Dr Jessica Tout-Lyon (pictured above) Lecturer and early career researcher in the Charles Sturt School of Agricultural, Environmental and Veterinary Sciences in Port Macquarie and the Charles Sturt Gulbali Research Institute of Agriculture, Water and Environment said anything that has DNA or leaves DNA in the environment can be studied.
Her previous research has focused on using eDNA to study the ecology of coral reefs and potential pathogenic bacteria during coral bleaching events.
Dr Tout-Lyon said over 50 per cent of turtle species are at risk of extinction, making them one of the most threatened vertebrate groups globally.
“The only two freshwater species ̶ the Manning River Turtle (Myuchelys Purvisi) (pictured left) and the Bellinger River Turtle (Myuchelys georgesi) ̶ that are endemic to NSW (that is, found nowhere else in the world) are also classified as being endangered,” she said.
“The ability to apply emerging and citizen science-friendly technologies such as eDNA has the potential to revolutionise the conservation and management of turtles.”
She said the Manning River Turtles’ distribution in the environment is greatly reduced due to habitat loss and feral animal predation, and the increasing time and high costs (up to six-times more) associated with their detection using traditional ecological surveys, such as snorkelling and trapping, limits research efforts.
Dr Tout-Lyon and Dr Elise Furlan from the University of Canberra, and their other collaborating colleagues, are designing and developing species-specific molecular tools, known as primers, to be able to identify and detect the DNA of endemic and endangered freshwater turtle species in the wild.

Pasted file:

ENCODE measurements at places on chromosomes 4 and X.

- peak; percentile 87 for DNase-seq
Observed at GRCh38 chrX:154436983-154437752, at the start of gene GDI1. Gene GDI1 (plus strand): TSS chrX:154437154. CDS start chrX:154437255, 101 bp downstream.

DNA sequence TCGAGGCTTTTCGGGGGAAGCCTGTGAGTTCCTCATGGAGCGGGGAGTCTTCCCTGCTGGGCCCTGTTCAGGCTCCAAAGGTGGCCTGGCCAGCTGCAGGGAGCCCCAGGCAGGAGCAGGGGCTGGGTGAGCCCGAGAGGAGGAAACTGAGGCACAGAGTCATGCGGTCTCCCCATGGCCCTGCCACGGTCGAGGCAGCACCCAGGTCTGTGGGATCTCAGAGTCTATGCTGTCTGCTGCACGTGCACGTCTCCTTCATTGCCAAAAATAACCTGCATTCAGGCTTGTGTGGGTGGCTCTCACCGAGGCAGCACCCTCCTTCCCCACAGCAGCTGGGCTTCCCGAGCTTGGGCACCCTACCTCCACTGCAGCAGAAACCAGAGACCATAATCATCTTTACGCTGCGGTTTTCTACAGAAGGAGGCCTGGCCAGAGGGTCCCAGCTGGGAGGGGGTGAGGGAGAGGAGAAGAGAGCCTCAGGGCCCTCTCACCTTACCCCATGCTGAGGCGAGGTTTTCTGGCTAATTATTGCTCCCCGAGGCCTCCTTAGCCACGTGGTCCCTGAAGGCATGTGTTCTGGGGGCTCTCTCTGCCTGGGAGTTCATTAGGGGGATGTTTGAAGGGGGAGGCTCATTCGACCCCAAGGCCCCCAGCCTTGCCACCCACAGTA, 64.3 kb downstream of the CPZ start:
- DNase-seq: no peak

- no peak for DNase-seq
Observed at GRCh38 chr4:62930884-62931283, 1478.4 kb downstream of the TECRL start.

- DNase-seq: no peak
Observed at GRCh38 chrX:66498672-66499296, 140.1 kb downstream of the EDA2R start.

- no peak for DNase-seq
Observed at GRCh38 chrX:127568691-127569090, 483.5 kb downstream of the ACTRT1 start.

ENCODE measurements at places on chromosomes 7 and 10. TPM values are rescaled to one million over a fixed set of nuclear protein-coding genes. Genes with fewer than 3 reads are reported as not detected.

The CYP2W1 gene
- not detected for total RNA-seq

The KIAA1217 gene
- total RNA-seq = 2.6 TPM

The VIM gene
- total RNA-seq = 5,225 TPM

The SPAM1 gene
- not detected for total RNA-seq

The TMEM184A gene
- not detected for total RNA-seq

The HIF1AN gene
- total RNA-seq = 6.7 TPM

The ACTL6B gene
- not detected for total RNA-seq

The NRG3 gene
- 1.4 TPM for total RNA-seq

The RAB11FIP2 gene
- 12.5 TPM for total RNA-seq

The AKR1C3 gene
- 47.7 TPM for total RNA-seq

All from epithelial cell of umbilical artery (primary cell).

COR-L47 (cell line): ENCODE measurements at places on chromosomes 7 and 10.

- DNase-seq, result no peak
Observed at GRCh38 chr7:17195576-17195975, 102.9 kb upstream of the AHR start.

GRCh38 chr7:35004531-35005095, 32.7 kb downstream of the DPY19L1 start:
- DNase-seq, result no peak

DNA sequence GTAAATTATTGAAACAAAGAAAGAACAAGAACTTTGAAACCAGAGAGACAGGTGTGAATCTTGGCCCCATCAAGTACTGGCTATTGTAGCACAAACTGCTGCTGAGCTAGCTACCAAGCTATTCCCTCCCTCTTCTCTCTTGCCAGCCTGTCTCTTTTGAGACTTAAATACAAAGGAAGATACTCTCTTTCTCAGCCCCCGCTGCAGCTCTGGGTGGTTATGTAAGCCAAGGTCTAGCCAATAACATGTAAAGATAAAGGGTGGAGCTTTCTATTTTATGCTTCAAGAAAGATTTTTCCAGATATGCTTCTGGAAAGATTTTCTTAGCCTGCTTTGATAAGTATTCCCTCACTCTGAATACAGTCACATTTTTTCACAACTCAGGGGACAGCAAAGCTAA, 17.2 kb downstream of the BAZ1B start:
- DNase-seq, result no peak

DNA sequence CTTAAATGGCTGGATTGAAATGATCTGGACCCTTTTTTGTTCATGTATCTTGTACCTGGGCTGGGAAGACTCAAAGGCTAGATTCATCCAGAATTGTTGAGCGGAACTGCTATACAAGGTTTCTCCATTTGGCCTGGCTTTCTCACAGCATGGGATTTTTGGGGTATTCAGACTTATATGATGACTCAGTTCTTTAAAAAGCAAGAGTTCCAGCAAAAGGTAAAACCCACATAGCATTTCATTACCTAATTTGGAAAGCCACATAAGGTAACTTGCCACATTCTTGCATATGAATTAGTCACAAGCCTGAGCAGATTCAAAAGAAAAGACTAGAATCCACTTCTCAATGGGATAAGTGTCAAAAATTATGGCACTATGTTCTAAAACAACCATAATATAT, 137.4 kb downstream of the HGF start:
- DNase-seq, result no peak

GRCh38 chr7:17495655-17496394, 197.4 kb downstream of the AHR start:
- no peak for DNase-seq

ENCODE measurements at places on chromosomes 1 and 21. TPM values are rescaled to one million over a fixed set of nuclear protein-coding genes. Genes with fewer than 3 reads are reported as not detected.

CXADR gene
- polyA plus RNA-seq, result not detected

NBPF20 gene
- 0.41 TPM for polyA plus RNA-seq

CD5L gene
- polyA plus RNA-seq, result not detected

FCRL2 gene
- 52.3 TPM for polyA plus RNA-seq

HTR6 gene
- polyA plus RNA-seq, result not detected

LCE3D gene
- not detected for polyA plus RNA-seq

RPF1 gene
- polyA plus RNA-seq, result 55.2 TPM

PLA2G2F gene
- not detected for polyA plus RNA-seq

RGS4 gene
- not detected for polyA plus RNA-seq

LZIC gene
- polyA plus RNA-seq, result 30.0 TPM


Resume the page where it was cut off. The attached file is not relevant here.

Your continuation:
“These tools will allow us to detect the DNA turtles leave behind in their environment, which are predominantly river systems,” Dr Tout-Lyon said.
Dr Tout-Lyon explained that before COVID not many people would understand how the team uses the technology, but thanks to COVID, the technology and methods the team uses are now a household name.
“Once the water samples are collected from the environment - in this case where we think or know these turtles exist - we conduct similar lab work to the process used to test for COVID in wastewater or to confirm its presence in an infected person using PCR,” she said.
“We firstly filter the water sample to capture the DNA in the water; this can be done in-situ in the field, which is what I have done for the current field work, with my five-month-old baby boy (pictured) in tow.
“Then we extract the DNA from the filter and target the DNA we are interested in (the turtles) by using the species-specific primers we are developing.
“PCR is then used to amplify the amount of DNA we have in our sample, which is then sent to be sequenced to confirm that what we have detected is in fact our target species of interest.”
The focal species for the research include the local (Manning River catchment) endemic and endangered Manning River Turtle (Myuchelys purvisi), the Bell’s Turtle ( Myuchelys belli) and, a native but introduced species (Emydura macquarii) that is now thought to be hybridizing with the two endemic Myuchelys species.
“When compared to traditional ecological surveys, the use of eDNA in aquatic ecology as a sampling tool for assessment and monitoring is becoming a favoured technique,” Dr Tout-Lyon said.
“It is non-invasive, highly sensitive, reduces the sampling effort, time and costs, and has been shown to detect cryptic species or those in remote and otherwise difficult to survey locations.
“It allows researchers to be able to detect the DNA of endemic and endangered turtle species by taking a water sample from a river system.
“But the beauty of this technology is that the water samples do not have to be collected only by researchers, and this is where it is really beneficial,” she said.
Dr Tout-Lyon explained that the water samples can be collected by anyone provided a few guidelines are followed about the type of container the water is collected in and how it is stored.